WNPR

Jeff Tyson

Producer

Jeff Tyson is a producer for WNPR’s talk show Where We Live, hosted by Lucy Nalpathanchil. He has produced shows on New England's opioid addiction crisis, the evolution of farming, rising waters along Connecticut's coast, and even a show on the history of boxing in the Nutmeg State.

Prior to joining WNPR, Jeff was a global development reporter for Devex in Washington, DC, covering the World Bank, education, global health and more. He has produced for NPR’s Weekend Edition, Morning Edition and Tell Me More with Michel Martin.

As a journalist, Jeff has gone door to door with Mormon missionaries in Harlem, profiled the young CEO launching Teach For Ghana and investigated whether the World Bank's Inspection Panel is working the way it should. He holds a master’s degree in journalism from Columbia University and a bachelor’s degree in International Relations and French from the University of Rochester.

You can reach Jeff at jtyson@wnpr.org and follow him on Twitter @jtyson21.

frankieleon / Creative Commons

Drug overdose deaths in Connecticut have surpassed the national average for several years now.

This hour, we talk with a former heroin addict about how he got into recovery — and his advice for others struggling with addiction. 

Jon Callas / Creative Commons

Hartford has long been known as the insurance capital of the world, but will that change now that insurance giant, Aetna, is moving its headquarters out of the state?

This hour, we examine the past and future of insurance in Connecticut — and beyond.

Dana Moos / Creative Commons

America’s national parks are experiencing record crowds — and some nature enthusiasts worry about what that means for the protected land. Is the sheer amount of people taking away the rustic experience these parks offer? 

Photo Phiend / Creative Commons

Lawmakers in Hartford still have no state budget in place — and that’s creating widespread fiscal uncertainty for cities and towns across Connecticut.

This hour, we hear from municipal leaders about how they’re responding. 

Chion Wolf / WNPR

Hate drives people to do unspeakable things but how often do these stories end in forgiveness and friendship?

This hour, Ted Hakey Jr. and Zahir Mannan join us. The two men met after Hakey shot his rifle into Mannan’s place of worship — the Ahmaddiya Baitul Amman Mosque in Meriden in 2015.

Frédérique Voisin-Demery / Creative Commons

Many of us take it for granted that much of our food comes from seeds. But did you know 94% of our seed varieties have disappeared in the last century?

This hour, we talk with the co-director of the documentary SEED: The Untold Story. We find out how we lost a wealth of seed diversity and we learn about seed savers who are working to bring that diversity back.

NIAID / Creative Commons

It’s mosquito season and the Zika virus still remains a threat in many parts of the world — including here in the U.S.

This hour, we hear the latest on efforts to develop a Zika vaccine and we find out what researchers have learned since last summer about how the virus causes microcephaly in newborns. 

Sweet Chili Arts / Creative Commons

Environmental groups have drawn attention to sustainability and conservation, but insiders say movement leadership is overwhelmingly white.

This hour, we examine a lack of diversity in environmental activism and find out who’s working to change this.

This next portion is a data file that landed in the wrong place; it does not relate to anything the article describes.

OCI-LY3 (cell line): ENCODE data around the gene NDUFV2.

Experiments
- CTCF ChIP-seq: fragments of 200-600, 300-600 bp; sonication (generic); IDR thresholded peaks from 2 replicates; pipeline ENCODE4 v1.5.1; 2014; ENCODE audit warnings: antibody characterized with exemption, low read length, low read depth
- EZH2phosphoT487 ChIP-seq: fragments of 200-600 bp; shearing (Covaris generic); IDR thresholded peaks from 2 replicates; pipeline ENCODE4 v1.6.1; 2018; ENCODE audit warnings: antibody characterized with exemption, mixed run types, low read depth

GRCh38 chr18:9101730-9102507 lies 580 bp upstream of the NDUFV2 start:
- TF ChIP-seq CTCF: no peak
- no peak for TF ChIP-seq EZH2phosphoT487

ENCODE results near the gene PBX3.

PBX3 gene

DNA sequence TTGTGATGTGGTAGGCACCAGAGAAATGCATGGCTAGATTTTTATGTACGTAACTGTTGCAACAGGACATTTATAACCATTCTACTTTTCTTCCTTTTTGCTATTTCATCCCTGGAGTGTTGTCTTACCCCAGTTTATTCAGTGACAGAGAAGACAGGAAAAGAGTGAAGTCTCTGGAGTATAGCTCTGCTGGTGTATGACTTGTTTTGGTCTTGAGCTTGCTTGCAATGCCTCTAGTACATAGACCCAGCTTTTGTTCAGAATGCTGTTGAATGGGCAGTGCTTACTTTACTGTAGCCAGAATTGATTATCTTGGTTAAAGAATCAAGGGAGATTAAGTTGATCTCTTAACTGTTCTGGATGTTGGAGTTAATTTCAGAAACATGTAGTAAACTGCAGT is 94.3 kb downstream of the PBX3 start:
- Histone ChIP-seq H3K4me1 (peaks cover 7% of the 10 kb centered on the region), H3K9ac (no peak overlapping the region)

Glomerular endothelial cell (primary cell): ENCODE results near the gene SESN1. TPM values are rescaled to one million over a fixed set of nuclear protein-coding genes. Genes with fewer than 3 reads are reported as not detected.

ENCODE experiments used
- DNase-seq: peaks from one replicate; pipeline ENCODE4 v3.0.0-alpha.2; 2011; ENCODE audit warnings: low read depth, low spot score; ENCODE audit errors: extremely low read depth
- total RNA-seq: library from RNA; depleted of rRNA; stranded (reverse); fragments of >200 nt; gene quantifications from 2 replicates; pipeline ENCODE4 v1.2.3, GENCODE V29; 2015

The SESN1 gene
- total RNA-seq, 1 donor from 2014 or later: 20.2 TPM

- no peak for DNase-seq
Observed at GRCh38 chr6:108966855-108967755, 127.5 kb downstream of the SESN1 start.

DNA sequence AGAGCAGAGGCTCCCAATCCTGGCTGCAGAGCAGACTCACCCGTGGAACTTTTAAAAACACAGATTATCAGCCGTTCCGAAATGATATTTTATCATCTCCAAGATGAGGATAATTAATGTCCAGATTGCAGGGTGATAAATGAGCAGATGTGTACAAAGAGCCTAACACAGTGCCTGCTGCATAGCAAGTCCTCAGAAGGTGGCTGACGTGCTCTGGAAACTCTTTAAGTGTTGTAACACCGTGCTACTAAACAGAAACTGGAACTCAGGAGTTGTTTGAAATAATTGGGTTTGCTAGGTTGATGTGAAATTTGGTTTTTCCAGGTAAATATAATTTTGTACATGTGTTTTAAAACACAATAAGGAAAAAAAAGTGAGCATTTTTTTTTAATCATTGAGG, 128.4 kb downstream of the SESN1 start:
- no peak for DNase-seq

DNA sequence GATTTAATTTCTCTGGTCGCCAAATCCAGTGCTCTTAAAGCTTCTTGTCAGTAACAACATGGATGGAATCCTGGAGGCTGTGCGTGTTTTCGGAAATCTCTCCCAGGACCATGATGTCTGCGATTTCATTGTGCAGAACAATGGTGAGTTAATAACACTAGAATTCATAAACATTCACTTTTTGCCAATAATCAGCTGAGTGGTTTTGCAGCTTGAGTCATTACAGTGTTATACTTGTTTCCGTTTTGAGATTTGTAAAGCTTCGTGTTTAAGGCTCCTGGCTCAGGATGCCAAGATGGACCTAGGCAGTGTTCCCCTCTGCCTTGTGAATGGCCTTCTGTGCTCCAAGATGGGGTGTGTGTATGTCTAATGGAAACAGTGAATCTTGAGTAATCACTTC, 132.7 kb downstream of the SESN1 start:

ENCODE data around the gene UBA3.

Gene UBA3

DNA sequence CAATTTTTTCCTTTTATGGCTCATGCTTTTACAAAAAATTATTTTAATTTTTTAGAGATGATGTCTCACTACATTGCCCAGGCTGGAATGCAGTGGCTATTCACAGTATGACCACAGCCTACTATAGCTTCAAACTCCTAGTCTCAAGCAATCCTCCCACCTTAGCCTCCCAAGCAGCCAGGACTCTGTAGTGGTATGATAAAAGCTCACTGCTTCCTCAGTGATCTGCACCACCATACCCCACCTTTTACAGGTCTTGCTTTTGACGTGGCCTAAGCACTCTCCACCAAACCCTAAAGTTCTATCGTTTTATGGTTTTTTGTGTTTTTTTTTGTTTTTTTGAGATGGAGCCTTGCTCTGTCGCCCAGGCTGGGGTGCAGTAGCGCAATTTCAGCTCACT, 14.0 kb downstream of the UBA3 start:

Photo Courtesy Martin Podskoch / Connecticut Department of Energy and Environmental Protection

In the midst of the Great Depression more than 80 years ago, President Franklin D. Roosevelt created the Civilian Conservation Corps — giving jobs to young men to support their families, while conserving the country’s wild lands and upgrading our state parks.

This hour, we learn about the CCC’s impact in Connecticut and we hear from one “CCC boy” who is now 102 years old.

Muzeum Lubelskie w Lublinie / Courtesty of Stacey Fitzgerald

During World War II the Nazis experimented on Polish women among others at Ravensbrück concentration camp outside of Berlin. After the war, socialite and Connecticut resident Caroline Ferriday helped bring dozens of these women to the U.S. for medical treatment. 

Chion Wolf / WNPR

Oz Griebel has been at the helm of the MetroHartford Alliance — since 2001 — promoting economic development in the Greater Hartford region.

This hour, we sit down with Griebel — after his announcement he’ll step down from his role as President and CEO at the end of this year. We talk about the region, the state, and his hopes for the future.

NASA Goddard Space Flight Center / Creative Commons

President Trump announced last month the U.S. would withdraw from the Paris Climate Agreement — despite attention on the wide ramifications of climate change including its effects on where people can live.

This hour, we talk about why the phenomenon of “climate migration” has a global reach.

Francois Schnell / Creative Commons

According to the National Alliance on Mental Illness (NAMI), roughly one in five adults in the U.S. experiences a mental illness each year -- that’s approximately 20 percent of all American adults. But even as awareness increases, the stigma associated with mental illness persists.

Norman B. Leventhal Map Center / Creative Commons

Long before our modern highways, there was an extensive network of Native American trails up and down the East Coast.

This hour, we hear about efforts to map these old trails and find out how they’re helping archaeologists and others learn about the past. 

Mamata.mulay / Creative Commons

We’re inching closer to the end of the fiscal year and Connecticut lawmakers at the state capitol still haven’t been able to reach a budget agreement. Meanwhile at the nation’s capitol, Senate Republicans are postponing a vote on their controversial health care bill.

This hour: a tale of gridlock in Hartford and Washington. 

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